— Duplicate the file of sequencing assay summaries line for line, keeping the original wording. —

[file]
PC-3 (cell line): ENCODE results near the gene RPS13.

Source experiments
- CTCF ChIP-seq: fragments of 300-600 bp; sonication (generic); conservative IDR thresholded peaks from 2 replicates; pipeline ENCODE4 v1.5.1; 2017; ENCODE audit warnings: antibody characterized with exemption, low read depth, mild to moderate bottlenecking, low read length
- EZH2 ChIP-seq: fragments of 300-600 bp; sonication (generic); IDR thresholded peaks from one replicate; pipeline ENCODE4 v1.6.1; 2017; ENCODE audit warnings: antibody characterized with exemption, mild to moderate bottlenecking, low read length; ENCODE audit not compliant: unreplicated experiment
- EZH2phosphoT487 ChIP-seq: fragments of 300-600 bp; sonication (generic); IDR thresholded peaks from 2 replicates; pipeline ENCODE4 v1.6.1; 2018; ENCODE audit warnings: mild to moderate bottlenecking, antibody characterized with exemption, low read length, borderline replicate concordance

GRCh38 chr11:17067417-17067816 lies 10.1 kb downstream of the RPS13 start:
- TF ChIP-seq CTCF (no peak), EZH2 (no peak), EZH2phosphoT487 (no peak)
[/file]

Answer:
PC-3 (cell line): ENCODE results near the gene RPS13.

Source experiments
- CTCF ChIP-seq: fragments of 300-600 bp; sonication (generic); conservative IDR thresholded peaks from 2 replicates; pipeline ENCODE4 v1.5.1; 2017; ENCODE audit warnings: antibody characterized with exemption, low read depth, mild to moderate bottlenecking, low read length
- EZH2 ChIP-seq: fragments of 300-600 bp; sonication (generic); IDR thresholded peaks from one replicate; pipeline ENCODE4 v1.6.1; 2017; ENCODE audit warnings: antibody characterized with exemption, mild to moderate bottlenecking, low read length; ENCODE audit not compliant: unreplicated experiment
- EZH2phosphoT487 ChIP-seq: fragments of 300-600 bp; sonication (generic); IDR thresholded peaks from 2 replicates; pipeline ENCODE4 v1.6.1; 2018; ENCODE audit warnings: mild to moderate bottlenecking, antibody characterized with exemption, low read length, borderline replicate concordance

GRCh38 chr11:17067417-17067816 lies 10.1 kb downstream of the RPS13 start:
- TF ChIP-seq CTCF (no peak), EZH2 (no peak), EZH2phosphoT487 (no peak)